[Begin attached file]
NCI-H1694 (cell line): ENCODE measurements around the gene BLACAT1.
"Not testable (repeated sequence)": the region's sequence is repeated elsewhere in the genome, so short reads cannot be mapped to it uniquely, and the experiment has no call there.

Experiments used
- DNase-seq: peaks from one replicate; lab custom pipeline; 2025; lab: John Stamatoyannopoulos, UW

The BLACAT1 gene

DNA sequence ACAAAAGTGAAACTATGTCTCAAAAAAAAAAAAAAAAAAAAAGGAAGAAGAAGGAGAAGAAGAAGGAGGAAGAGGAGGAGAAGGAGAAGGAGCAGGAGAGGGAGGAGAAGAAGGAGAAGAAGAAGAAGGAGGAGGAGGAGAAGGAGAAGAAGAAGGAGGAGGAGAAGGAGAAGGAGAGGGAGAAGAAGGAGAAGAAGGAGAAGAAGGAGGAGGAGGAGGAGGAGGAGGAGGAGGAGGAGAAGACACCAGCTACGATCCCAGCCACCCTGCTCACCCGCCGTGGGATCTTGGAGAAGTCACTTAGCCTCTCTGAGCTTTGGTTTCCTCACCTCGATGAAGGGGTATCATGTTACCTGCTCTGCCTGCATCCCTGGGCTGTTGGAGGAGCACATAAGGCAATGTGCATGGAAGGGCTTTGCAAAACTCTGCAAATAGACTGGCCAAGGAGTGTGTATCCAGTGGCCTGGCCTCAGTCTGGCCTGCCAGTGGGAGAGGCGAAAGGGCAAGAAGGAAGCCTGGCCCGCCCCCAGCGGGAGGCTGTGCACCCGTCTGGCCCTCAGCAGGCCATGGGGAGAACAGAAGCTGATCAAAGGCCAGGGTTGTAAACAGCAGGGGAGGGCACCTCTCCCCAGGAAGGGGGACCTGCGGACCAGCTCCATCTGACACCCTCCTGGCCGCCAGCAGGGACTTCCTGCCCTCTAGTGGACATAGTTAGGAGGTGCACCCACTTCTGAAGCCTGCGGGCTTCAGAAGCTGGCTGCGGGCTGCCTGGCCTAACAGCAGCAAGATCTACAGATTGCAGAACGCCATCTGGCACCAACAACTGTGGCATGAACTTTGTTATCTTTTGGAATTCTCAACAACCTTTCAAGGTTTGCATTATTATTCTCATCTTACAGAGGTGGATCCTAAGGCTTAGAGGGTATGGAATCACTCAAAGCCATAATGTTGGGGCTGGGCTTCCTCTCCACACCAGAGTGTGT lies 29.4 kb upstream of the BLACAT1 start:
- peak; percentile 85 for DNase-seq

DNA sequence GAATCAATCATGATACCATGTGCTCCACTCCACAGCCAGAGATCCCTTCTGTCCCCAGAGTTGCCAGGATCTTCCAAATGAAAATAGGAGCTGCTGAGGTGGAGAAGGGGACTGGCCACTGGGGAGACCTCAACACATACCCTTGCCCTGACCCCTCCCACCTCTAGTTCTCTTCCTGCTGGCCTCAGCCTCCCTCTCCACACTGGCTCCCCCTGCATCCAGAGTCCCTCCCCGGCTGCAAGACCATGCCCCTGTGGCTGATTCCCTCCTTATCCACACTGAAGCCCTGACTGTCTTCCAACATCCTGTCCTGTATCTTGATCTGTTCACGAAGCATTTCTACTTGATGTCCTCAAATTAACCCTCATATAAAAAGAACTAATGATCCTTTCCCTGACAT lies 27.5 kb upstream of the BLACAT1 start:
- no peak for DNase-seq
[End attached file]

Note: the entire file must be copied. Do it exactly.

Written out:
NCI-H1694 (cell line): ENCODE measurements around the gene BLACAT1.
"Not testable (repeated sequence)": the region's sequence is repeated elsewhere in the genome, so short reads cannot be mapped to it uniquely, and the experiment has no call there.

Experiments used
- DNase-seq: peaks from one replicate; lab custom pipeline; 2025; lab: John Stamatoyannopoulos, UW

The BLACAT1 gene

DNA sequence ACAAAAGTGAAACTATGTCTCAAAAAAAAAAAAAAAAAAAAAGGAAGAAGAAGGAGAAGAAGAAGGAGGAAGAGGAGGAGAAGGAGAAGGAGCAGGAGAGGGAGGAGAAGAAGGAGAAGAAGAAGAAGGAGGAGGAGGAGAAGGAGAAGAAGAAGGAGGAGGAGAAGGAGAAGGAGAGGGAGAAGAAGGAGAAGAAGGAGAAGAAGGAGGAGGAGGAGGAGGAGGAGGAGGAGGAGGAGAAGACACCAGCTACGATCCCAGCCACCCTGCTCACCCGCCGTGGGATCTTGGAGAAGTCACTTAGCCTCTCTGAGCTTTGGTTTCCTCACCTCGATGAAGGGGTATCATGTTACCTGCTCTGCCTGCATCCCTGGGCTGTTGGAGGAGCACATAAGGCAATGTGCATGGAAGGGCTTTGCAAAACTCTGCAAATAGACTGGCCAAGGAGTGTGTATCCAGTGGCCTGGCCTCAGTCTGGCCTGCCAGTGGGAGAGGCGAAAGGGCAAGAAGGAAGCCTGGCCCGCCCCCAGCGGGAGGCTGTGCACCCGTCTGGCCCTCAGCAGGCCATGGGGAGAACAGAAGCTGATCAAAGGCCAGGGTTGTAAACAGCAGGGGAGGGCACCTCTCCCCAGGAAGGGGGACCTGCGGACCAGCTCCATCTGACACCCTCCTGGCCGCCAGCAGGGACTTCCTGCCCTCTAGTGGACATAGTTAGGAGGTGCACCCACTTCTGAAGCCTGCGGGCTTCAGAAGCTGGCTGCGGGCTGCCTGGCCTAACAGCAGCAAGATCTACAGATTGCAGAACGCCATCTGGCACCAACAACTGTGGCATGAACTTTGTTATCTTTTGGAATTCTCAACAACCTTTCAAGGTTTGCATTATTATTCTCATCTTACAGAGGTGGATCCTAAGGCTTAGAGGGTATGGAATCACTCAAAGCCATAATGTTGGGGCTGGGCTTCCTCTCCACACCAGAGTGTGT lies 29.4 kb upstream of the BLACAT1 start:
- peak; percentile 85 for DNase-seq

DNA sequence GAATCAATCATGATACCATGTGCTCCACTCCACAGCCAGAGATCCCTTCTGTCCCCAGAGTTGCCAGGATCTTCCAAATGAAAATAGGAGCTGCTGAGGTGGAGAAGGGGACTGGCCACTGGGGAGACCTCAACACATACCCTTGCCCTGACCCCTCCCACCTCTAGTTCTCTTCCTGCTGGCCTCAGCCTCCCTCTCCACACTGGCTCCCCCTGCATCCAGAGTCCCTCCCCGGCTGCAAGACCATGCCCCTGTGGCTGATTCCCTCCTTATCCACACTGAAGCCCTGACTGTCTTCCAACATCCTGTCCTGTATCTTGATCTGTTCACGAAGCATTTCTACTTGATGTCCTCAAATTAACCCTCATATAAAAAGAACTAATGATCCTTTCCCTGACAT lies 27.5 kb upstream of the BLACAT1 start:
- no peak for DNase-seq